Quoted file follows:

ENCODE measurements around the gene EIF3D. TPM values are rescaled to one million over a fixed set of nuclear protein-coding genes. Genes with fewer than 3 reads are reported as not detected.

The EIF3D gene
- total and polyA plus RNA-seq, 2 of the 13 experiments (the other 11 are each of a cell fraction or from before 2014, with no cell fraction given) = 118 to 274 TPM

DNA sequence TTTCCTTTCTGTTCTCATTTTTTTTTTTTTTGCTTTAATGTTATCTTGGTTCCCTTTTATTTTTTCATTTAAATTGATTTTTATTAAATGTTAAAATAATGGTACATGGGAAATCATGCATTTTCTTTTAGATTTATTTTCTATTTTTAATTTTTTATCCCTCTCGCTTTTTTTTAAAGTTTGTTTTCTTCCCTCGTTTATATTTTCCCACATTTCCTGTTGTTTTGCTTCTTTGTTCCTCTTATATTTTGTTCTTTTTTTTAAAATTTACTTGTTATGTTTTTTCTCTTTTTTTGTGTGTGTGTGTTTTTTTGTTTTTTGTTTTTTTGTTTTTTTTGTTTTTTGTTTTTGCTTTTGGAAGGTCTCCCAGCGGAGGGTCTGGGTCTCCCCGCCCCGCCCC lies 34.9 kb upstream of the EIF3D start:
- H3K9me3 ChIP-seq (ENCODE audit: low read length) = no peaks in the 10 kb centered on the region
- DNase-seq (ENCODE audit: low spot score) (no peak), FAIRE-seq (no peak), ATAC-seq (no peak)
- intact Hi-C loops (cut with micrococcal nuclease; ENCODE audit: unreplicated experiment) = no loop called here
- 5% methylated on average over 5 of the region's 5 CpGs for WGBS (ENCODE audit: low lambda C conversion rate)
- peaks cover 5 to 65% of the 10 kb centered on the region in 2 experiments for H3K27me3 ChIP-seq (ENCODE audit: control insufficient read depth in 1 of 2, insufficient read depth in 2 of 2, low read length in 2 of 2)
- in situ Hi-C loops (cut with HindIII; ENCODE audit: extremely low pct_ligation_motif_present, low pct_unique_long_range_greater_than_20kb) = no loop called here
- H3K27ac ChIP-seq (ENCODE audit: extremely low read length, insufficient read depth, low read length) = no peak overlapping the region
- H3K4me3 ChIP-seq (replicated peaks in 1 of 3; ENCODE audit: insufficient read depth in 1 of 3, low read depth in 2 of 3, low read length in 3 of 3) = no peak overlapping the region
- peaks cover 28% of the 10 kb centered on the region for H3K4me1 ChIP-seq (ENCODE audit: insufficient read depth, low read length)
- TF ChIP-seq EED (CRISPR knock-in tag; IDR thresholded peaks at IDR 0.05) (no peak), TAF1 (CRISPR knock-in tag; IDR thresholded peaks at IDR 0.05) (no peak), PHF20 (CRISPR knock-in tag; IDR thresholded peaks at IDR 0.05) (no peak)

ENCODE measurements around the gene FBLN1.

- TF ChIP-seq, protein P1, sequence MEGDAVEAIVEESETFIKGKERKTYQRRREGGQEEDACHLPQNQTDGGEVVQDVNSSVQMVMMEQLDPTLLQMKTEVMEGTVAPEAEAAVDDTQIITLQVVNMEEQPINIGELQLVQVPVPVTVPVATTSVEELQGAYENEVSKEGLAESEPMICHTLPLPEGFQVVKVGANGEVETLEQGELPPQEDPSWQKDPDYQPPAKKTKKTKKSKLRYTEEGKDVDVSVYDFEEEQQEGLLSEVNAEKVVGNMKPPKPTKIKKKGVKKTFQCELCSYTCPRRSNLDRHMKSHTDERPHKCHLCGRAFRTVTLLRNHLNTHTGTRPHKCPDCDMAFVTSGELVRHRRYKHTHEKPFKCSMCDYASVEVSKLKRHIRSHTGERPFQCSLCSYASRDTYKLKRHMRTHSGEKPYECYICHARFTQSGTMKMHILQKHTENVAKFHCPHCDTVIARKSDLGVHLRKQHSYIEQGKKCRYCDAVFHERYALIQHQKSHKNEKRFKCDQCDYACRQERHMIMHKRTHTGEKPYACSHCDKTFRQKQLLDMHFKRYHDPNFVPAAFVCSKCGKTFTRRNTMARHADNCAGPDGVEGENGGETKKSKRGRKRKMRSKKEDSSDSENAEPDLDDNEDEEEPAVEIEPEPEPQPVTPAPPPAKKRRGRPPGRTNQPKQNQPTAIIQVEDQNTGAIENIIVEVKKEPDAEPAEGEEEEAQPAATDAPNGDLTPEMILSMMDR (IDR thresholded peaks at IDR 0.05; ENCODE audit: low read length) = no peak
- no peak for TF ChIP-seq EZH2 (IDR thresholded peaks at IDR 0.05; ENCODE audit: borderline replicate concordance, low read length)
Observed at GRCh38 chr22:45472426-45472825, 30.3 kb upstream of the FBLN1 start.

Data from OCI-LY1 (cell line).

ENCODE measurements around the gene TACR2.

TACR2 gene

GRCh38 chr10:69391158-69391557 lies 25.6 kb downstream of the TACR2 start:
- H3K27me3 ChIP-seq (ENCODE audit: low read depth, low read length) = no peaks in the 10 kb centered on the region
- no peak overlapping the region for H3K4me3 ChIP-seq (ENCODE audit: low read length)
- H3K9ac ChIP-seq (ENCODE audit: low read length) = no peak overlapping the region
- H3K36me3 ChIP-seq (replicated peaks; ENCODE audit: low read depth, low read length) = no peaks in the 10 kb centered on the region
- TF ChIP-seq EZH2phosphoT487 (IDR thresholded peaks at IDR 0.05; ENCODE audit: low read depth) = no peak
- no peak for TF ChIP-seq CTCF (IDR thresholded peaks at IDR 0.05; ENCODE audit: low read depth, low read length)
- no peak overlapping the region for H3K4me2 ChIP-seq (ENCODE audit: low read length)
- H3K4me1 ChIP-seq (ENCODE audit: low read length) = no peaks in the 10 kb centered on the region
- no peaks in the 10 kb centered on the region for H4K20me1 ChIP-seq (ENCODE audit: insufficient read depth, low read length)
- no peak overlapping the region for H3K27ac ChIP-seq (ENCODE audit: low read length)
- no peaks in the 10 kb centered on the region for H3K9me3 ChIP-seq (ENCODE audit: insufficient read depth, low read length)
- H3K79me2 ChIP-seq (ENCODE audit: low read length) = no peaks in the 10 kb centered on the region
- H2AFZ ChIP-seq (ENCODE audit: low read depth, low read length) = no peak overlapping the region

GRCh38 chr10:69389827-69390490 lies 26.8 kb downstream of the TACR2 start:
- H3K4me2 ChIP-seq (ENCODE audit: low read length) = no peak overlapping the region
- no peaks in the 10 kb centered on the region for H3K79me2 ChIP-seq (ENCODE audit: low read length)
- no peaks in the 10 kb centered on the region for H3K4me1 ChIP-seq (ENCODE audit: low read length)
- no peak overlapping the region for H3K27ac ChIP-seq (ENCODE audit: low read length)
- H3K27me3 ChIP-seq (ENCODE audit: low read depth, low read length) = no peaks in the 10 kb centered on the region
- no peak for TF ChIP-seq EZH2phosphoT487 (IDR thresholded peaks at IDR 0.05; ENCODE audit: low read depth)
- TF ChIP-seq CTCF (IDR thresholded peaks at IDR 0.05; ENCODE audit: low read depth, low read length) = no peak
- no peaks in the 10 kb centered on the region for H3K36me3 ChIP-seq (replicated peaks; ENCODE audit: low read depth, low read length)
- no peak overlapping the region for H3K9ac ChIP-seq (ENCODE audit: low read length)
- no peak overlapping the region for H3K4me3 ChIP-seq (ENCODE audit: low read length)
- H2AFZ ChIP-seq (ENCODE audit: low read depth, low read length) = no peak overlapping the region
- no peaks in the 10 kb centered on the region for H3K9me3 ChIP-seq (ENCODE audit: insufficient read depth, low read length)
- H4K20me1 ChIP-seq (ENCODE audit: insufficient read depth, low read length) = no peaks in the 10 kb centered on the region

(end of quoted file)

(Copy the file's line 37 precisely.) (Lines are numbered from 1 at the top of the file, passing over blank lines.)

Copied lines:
- H3K4me2 ChIP-seq (ENCODE audit: low read length) = no peak overlapping the region